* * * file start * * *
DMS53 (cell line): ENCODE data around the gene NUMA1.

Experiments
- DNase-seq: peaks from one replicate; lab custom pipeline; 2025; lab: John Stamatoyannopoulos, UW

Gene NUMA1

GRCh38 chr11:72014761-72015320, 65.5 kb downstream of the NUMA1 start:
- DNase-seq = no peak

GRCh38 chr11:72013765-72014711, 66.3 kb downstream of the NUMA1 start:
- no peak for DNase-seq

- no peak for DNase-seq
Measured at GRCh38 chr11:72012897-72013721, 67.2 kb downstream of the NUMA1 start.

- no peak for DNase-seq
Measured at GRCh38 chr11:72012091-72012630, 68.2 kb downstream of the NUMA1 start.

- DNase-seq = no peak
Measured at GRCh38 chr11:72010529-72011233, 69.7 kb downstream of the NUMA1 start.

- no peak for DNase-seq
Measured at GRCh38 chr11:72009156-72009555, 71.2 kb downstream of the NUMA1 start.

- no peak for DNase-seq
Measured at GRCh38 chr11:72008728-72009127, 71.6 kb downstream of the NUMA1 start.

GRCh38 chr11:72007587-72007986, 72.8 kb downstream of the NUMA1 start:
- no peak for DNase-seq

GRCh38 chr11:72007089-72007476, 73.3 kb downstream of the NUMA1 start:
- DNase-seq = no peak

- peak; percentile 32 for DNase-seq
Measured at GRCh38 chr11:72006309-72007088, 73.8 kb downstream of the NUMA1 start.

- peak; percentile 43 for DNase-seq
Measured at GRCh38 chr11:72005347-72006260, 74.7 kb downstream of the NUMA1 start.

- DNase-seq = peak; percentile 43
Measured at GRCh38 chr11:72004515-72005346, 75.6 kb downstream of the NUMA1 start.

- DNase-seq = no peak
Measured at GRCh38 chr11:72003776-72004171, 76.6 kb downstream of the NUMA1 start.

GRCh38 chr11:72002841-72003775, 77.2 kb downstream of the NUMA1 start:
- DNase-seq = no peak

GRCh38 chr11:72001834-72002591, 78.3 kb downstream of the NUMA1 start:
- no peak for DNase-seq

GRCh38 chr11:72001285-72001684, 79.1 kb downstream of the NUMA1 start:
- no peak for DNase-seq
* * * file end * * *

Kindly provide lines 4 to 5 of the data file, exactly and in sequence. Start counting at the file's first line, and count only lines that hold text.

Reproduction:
Gene NUMA1

GRCh38 chr11:72014761-72015320, 65.5 kb downstream of the NUMA1 start: